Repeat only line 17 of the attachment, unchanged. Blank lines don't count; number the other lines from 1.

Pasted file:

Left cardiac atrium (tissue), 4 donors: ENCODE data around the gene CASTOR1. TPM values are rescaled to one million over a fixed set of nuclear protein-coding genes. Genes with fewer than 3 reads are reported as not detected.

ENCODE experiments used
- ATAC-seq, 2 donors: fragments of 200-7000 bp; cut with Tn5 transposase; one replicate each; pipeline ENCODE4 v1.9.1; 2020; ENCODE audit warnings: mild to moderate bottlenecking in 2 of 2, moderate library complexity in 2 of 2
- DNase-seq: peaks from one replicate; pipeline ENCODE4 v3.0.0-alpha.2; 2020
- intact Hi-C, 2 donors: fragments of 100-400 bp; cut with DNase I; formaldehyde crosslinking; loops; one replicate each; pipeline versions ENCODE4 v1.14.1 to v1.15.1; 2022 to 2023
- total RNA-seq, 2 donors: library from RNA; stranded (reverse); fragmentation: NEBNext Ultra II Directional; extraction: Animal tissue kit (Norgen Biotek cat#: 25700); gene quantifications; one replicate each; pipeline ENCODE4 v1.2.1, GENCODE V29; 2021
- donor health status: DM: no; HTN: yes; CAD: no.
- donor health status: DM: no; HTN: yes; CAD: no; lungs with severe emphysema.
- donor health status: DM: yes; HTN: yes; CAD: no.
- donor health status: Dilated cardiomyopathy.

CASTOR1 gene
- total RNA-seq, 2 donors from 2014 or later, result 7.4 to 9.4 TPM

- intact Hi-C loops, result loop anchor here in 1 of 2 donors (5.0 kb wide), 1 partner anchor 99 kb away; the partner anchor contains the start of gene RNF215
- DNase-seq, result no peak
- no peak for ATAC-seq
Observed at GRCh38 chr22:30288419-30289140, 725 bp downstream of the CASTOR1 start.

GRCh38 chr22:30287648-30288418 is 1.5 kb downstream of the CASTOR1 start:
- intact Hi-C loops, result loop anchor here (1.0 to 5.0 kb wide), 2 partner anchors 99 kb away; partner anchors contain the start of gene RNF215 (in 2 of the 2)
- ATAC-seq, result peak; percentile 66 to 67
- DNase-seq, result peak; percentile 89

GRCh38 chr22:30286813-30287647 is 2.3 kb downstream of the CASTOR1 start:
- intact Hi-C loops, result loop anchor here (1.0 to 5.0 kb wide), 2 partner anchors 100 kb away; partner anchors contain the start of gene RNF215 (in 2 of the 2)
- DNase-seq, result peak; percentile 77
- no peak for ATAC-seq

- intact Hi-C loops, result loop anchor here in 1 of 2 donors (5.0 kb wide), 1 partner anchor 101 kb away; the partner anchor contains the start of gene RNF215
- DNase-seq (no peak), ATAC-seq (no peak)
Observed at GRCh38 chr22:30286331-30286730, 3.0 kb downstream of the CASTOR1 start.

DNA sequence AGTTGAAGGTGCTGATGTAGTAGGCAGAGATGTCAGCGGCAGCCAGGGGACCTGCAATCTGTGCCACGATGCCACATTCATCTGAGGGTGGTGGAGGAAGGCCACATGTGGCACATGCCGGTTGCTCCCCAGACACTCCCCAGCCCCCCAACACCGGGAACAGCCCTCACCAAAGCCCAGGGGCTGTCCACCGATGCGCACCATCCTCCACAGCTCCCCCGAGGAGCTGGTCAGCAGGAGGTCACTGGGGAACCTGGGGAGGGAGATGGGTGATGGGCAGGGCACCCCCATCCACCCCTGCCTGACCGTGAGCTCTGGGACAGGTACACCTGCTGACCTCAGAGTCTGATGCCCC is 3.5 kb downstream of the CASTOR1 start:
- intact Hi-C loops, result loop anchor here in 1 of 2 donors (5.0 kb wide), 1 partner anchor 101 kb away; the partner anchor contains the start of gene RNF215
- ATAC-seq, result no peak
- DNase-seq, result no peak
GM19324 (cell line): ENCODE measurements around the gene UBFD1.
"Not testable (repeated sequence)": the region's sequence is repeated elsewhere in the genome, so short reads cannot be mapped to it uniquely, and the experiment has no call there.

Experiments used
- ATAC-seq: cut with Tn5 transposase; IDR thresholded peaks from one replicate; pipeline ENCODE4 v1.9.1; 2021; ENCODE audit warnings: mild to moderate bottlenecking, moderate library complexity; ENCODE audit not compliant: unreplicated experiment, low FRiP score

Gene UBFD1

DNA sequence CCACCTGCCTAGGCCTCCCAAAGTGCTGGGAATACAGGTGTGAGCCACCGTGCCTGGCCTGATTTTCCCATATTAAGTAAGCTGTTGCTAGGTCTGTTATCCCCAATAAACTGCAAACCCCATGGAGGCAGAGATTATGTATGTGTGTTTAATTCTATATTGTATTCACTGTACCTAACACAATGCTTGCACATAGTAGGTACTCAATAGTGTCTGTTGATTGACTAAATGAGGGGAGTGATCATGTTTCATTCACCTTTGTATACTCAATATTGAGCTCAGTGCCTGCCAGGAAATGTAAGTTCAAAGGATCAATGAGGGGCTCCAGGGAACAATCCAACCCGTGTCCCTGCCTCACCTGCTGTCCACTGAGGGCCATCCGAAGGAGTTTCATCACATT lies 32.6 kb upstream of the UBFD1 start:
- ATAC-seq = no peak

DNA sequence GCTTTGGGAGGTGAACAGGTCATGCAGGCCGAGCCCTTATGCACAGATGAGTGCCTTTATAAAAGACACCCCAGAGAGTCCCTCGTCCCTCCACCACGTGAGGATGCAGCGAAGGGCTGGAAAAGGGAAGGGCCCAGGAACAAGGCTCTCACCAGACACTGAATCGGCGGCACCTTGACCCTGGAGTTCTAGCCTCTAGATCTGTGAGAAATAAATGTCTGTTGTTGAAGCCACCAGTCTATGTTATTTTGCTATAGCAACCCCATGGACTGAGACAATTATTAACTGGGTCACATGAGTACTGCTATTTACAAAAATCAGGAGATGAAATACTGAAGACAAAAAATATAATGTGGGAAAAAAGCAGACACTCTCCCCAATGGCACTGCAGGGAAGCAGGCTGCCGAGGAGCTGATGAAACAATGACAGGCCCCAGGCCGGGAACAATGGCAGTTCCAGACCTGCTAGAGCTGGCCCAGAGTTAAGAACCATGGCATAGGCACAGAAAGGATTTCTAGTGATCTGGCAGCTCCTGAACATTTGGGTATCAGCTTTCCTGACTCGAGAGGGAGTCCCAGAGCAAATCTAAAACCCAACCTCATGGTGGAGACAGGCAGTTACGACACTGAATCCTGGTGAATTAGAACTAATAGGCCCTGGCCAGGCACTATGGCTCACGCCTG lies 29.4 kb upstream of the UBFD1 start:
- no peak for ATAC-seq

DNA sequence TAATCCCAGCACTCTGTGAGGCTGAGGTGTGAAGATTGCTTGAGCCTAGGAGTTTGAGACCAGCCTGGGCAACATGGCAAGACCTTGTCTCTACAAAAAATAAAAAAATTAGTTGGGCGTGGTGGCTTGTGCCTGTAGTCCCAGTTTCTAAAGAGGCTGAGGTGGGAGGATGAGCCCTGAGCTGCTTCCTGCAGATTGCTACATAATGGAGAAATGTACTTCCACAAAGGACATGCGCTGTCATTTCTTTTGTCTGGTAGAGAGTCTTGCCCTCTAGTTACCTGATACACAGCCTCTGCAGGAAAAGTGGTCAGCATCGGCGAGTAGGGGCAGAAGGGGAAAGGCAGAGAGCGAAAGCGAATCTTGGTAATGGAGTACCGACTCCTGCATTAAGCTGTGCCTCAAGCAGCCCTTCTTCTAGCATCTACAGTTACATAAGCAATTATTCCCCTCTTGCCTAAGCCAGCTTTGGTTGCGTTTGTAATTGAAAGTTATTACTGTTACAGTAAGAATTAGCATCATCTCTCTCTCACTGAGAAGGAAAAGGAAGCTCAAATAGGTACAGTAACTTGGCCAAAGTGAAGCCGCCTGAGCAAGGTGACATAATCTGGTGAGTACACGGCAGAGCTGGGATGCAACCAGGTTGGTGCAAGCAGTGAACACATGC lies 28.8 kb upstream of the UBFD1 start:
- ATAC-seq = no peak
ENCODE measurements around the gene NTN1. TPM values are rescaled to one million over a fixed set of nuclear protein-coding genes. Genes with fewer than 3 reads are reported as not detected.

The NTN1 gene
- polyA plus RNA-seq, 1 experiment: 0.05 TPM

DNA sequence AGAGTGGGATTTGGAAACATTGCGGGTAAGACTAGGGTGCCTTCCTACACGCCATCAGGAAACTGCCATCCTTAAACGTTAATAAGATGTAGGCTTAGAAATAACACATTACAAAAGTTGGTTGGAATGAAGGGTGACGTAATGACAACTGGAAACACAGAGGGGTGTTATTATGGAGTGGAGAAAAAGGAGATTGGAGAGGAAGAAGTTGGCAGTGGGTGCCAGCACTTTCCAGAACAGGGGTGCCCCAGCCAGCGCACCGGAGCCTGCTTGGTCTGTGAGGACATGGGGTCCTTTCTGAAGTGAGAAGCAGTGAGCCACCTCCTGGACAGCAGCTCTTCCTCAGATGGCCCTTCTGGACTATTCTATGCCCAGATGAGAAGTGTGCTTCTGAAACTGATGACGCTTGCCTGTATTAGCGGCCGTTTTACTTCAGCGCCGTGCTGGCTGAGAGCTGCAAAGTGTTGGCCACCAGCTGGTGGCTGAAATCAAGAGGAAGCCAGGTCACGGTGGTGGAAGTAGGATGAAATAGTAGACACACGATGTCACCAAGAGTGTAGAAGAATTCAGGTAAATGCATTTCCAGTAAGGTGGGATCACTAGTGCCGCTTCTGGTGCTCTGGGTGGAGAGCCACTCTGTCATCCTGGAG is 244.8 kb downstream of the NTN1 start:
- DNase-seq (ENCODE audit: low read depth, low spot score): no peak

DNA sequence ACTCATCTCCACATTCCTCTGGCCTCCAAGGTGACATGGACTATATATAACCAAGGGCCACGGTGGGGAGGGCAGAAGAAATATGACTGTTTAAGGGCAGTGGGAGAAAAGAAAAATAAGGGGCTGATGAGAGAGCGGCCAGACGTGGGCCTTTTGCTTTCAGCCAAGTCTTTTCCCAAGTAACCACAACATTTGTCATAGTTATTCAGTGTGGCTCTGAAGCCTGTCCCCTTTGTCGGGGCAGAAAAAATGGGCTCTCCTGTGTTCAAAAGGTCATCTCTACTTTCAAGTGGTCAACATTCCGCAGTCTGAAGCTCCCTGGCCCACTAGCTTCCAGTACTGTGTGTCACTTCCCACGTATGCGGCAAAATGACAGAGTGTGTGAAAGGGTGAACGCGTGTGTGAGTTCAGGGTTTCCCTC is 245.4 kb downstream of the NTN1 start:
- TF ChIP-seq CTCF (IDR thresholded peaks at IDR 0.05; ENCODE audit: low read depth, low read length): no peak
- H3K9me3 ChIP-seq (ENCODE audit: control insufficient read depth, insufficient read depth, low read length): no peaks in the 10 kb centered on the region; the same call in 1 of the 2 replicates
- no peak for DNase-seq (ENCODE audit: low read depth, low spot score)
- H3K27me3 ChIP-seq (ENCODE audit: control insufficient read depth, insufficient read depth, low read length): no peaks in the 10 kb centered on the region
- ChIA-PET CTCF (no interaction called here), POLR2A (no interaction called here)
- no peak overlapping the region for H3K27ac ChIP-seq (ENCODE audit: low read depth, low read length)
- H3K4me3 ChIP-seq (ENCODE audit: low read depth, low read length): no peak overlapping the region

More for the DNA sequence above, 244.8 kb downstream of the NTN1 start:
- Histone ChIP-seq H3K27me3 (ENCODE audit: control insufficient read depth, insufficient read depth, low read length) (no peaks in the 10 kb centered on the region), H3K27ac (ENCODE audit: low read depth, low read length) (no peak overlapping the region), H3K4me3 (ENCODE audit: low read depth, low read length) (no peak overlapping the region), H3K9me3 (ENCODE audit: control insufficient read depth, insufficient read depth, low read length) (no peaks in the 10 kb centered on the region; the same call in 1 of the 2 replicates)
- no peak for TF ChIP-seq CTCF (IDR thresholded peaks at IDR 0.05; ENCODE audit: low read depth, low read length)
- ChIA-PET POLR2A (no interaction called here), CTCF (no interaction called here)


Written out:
GRCh38 chr22:30287648-30288418 is 1.5 kb downstream of the CASTOR1 start: